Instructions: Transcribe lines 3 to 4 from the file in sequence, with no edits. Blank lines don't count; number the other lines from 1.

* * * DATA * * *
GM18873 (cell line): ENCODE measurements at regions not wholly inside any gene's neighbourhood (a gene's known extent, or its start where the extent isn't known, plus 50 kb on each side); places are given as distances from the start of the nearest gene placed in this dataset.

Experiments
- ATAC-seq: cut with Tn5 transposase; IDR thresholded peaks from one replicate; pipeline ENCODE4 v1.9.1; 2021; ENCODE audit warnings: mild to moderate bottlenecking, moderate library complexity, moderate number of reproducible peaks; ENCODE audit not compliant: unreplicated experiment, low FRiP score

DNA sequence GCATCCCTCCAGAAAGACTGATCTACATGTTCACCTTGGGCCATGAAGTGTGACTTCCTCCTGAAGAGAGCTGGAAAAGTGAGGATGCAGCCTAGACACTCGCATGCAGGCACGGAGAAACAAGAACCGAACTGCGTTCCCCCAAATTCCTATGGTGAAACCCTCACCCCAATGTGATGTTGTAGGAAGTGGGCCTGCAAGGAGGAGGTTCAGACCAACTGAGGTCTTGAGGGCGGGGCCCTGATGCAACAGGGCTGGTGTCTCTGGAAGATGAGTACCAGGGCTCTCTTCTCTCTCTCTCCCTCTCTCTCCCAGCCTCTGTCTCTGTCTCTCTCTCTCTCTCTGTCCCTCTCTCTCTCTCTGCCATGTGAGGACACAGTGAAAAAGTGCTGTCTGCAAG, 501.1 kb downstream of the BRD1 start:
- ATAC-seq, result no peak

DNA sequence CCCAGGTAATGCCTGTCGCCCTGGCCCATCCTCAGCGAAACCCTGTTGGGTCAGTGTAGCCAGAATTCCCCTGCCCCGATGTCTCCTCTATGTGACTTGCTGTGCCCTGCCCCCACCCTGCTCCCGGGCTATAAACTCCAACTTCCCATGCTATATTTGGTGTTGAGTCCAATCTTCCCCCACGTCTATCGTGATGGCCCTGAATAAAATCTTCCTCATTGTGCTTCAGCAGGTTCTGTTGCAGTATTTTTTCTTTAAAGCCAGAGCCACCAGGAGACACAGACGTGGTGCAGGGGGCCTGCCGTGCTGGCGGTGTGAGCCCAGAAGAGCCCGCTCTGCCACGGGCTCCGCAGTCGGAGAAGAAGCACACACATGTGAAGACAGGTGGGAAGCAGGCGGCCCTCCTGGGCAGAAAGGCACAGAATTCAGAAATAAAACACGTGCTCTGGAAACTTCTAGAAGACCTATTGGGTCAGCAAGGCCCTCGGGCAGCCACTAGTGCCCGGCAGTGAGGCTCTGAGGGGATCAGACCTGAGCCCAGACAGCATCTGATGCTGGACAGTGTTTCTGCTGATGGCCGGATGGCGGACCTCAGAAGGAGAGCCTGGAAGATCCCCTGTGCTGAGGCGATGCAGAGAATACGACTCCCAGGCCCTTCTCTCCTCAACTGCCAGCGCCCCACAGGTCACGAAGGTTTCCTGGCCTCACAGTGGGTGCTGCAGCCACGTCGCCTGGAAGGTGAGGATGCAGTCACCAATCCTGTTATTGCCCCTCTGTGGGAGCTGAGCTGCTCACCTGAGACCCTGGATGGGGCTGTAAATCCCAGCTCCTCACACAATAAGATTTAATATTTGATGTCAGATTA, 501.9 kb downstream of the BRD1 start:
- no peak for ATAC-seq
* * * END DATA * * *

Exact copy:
- ATAC-seq: cut with Tn5 transposase; IDR thresholded peaks from one replicate; pipeline ENCODE4 v1.9.1; 2021; ENCODE audit warnings: mild to moderate bottlenecking, moderate library complexity, moderate number of reproducible peaks; ENCODE audit not compliant: unreplicated experiment, low FRiP score

DNA sequence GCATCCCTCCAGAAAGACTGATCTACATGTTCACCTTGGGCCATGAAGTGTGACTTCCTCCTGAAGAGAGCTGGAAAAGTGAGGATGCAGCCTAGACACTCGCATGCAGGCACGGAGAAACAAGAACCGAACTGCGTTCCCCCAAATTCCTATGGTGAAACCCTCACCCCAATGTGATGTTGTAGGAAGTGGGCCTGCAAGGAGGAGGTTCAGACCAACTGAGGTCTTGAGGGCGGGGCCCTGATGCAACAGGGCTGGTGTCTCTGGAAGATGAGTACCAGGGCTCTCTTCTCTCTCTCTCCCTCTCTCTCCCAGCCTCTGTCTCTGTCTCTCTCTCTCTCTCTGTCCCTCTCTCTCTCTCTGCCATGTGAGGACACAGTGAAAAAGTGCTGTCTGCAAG, 501.1 kb downstream of the BRD1 start: